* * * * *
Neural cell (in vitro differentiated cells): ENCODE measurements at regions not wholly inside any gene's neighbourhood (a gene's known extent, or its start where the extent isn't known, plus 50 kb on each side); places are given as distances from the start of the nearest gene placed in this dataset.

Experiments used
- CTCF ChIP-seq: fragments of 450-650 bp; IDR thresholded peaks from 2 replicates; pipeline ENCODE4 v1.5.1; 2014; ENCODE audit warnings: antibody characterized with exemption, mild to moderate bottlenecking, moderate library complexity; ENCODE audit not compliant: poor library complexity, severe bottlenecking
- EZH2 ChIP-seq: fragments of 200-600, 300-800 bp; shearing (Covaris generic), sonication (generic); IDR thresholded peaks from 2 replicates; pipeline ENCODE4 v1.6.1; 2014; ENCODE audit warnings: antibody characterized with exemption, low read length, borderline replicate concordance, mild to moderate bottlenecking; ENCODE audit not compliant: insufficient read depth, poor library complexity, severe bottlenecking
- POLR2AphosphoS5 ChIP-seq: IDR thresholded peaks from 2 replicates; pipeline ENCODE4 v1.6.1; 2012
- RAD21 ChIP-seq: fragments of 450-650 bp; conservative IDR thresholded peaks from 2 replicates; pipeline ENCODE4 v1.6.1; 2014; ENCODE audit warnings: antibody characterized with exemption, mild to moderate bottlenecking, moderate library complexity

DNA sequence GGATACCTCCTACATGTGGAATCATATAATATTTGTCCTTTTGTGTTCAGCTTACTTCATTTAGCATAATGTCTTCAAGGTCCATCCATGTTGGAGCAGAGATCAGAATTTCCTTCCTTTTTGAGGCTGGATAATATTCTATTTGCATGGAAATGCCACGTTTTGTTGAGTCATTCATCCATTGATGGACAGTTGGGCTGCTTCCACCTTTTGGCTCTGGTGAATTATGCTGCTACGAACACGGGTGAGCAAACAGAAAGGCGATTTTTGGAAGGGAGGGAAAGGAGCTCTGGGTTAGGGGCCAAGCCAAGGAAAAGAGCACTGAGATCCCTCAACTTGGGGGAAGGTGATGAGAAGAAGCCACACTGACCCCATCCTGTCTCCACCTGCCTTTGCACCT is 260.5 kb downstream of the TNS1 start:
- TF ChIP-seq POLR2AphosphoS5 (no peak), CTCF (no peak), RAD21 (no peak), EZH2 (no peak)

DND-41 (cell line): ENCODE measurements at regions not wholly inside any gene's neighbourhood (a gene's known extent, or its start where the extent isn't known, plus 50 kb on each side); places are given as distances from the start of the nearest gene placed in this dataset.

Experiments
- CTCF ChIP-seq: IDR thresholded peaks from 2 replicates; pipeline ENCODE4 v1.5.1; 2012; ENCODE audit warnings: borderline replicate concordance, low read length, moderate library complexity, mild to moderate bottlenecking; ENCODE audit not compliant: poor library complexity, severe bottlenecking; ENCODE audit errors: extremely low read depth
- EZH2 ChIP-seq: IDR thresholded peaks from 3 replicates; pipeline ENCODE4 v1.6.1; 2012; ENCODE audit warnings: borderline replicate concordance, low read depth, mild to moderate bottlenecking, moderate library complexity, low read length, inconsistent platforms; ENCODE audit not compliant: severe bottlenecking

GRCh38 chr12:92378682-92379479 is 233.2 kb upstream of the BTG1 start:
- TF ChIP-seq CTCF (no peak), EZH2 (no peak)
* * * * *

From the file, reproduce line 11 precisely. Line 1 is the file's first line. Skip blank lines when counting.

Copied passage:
- CTCF ChIP-seq: IDR thresholded peaks from 2 replicates; pipeline ENCODE4 v1.5.1; 2012; ENCODE audit warnings: borderline replicate concordance, low read length, moderate library complexity, mild to moderate bottlenecking; ENCODE audit not compliant: poor library complexity, severe bottlenecking; ENCODE audit errors: extremely low read depth